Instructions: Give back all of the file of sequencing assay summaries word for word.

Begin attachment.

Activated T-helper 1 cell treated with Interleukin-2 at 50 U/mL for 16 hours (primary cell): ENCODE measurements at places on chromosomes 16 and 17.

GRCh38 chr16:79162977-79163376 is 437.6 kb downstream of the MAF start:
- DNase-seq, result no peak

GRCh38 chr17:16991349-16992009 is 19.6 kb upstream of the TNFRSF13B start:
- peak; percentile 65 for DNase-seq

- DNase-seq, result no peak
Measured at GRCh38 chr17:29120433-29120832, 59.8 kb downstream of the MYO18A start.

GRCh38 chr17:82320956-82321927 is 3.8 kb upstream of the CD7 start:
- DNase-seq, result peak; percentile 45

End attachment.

Activated T-helper 1 cell treated with Interleukin-2 at 50 U/mL for 16 hours (primary cell): ENCODE measurements at places on chromosomes 16 and 17.

GRCh38 chr16:79162977-79163376 is 437.6 kb downstream of the MAF start:
- DNase-seq, result no peak

GRCh38 chr17:16991349-16992009 is 19.6 kb upstream of the TNFRSF13B start:
- peak; percentile 65 for DNase-seq

- DNase-seq, result no peak
Measured at GRCh38 chr17:29120433-29120832, 59.8 kb downstream of the MYO18A start.

GRCh38 chr17:82320956-82321927 is 3.8 kb upstream of the CD7 start:
- DNase-seq, result peak; percentile 45